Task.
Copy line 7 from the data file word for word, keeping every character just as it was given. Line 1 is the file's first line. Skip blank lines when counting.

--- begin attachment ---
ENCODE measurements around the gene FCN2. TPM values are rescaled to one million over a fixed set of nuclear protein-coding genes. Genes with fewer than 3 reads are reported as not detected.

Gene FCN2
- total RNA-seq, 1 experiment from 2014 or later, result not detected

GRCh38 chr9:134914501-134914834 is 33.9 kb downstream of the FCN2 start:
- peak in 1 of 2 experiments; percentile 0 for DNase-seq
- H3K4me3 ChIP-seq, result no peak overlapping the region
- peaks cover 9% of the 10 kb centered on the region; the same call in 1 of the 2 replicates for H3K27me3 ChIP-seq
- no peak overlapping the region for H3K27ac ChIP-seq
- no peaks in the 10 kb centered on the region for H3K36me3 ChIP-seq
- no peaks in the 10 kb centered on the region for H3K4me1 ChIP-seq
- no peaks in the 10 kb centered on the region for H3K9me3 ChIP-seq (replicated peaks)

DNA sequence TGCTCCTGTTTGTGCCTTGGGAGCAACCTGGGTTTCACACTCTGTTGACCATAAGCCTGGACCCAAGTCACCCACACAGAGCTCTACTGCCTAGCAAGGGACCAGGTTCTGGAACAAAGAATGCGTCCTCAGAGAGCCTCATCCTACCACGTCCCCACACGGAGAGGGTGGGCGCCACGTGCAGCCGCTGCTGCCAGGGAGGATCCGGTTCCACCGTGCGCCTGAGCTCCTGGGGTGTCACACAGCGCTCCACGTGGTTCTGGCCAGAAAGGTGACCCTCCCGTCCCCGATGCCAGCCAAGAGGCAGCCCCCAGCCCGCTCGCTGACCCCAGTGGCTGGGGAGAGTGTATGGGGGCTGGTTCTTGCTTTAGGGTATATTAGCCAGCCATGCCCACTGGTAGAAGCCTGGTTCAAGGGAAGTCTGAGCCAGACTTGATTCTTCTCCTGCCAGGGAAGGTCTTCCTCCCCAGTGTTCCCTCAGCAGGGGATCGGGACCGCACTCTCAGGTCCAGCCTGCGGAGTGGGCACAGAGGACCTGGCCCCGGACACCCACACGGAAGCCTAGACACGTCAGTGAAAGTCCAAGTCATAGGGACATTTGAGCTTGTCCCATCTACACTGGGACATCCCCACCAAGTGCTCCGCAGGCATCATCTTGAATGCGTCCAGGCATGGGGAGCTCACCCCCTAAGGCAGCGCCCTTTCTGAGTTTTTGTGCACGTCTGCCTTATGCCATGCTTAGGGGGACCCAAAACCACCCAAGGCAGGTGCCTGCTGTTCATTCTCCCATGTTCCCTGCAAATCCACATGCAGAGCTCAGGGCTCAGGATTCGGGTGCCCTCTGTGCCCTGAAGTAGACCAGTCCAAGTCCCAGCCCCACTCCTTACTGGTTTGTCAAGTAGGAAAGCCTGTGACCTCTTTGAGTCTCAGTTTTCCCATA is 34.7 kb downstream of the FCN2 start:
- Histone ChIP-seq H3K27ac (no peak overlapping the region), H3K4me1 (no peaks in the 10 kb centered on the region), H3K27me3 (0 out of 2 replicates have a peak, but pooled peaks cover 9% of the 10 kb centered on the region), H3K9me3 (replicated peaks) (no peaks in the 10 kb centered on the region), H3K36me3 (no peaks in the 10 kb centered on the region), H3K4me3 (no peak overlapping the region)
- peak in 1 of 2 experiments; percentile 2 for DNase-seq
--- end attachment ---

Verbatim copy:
- peaks cover 9% of the 10 kb centered on the region; the same call in 1 of the 2 replicates for H3K27me3 ChIP-seq